The court also entreated the government to abolish part-time schools for pregnant school girls which rights campaigners have described as "discriminatory."

According to an advocacy group, Equality Now, Sierra Leone started recording high teenage pregnancy rates linked to the closure of schools during the Ebola crisis.

In 2015, the Sierra Leone government adopted a policy that barred pregnant girls from attending mainstream school. The group said that the government set up specialized centers for pregnant students.

In an interview with CNN, Judy Gitau from Equality Now said "a girl cannot get pregnant on her own in the first instance. Also, many of these girls come from poor families, and once they lose a year, they will not return to school."

Acting Deputy Director Campaigns of Amnesty International West and Central Africa, Marta Colomer, said the judgment was a "landmark moment" for many girls who were denied inclusive education because of the ban.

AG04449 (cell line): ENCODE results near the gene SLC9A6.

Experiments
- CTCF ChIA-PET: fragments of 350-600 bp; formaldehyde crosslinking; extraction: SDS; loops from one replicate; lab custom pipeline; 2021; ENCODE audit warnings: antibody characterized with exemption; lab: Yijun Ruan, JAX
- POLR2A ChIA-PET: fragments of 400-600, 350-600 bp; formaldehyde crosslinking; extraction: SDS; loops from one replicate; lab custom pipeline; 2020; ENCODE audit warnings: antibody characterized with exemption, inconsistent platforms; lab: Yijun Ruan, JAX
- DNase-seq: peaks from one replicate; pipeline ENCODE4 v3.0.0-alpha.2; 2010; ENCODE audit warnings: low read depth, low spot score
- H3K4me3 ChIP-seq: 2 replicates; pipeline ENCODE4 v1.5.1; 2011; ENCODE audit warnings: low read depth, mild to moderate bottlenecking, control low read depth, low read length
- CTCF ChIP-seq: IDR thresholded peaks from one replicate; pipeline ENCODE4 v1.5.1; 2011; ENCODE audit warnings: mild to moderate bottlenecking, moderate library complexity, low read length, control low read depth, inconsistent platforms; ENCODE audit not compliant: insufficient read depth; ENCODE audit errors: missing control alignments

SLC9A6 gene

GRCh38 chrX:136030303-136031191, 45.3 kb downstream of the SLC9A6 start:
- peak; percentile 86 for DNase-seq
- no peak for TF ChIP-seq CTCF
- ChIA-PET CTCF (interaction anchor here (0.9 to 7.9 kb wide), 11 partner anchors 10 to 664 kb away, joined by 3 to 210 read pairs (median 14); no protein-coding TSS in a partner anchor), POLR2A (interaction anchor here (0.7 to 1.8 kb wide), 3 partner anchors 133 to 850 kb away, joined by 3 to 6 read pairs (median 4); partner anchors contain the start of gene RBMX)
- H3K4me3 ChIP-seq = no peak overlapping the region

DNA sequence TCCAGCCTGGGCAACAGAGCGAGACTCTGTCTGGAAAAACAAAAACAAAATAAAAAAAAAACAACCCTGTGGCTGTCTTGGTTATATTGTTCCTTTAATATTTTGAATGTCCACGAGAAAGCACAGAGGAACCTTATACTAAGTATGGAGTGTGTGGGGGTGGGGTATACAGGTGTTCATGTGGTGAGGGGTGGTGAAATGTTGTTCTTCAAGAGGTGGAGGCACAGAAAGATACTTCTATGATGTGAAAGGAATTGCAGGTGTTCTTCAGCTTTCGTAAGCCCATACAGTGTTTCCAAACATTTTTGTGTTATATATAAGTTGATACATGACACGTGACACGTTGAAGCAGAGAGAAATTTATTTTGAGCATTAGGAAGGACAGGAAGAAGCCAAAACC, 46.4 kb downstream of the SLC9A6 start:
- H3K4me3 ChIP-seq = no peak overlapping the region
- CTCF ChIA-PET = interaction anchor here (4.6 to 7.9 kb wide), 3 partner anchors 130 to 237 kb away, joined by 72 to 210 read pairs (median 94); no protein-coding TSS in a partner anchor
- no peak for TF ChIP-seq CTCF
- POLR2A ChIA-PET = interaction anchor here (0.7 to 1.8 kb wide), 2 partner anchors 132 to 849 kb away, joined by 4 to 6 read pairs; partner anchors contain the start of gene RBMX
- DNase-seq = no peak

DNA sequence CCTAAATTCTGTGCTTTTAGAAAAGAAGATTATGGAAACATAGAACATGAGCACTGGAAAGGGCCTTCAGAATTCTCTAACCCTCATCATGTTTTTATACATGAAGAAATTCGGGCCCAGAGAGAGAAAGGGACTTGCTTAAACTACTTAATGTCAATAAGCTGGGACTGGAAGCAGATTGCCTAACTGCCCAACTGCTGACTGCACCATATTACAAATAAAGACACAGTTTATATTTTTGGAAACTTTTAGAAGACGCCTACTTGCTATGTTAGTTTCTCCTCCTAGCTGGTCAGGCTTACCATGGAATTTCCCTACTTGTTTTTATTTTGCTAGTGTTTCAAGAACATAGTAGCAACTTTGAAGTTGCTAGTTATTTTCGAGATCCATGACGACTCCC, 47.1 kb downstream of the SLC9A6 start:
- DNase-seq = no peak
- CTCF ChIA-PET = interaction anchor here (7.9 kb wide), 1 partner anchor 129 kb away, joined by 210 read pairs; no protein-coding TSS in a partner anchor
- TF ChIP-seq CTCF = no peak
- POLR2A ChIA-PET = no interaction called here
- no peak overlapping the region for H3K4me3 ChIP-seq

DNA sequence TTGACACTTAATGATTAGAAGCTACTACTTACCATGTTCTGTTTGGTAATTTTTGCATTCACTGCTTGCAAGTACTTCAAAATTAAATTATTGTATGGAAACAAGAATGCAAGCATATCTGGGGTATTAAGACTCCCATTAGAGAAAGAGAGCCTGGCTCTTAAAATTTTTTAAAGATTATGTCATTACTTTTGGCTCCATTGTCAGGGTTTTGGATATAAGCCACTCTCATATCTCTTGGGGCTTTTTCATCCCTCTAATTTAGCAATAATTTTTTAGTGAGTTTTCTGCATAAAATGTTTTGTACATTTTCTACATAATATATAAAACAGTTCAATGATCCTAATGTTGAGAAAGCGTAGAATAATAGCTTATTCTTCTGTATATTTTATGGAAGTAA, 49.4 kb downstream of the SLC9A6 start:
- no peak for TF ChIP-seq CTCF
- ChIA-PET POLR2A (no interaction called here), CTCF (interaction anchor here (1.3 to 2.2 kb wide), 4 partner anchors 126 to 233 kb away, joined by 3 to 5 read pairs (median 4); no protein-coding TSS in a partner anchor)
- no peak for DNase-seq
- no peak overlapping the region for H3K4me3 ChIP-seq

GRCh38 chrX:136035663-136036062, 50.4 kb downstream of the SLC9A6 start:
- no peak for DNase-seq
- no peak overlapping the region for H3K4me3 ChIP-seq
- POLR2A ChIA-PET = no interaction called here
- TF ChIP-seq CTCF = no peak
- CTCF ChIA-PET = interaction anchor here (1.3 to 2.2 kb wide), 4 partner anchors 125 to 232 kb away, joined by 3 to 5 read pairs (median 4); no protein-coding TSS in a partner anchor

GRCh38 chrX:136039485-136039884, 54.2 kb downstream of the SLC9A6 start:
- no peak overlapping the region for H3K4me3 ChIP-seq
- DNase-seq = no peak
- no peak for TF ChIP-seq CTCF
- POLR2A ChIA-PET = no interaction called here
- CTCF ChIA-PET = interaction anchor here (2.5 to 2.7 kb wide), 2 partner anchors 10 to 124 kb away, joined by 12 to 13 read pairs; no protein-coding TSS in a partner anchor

She was hopeful that this ruling will convince other African countries in similar situations to reverse their decisions.

"This also delivers a clear message to other African governments who have similar bans, such as Tanzania and Equatorial Guinea, or maybe contemplating them, that they should follow this ground-breaking ruling and take steps to allow pregnant girls access to education in line with their own human rights obligations."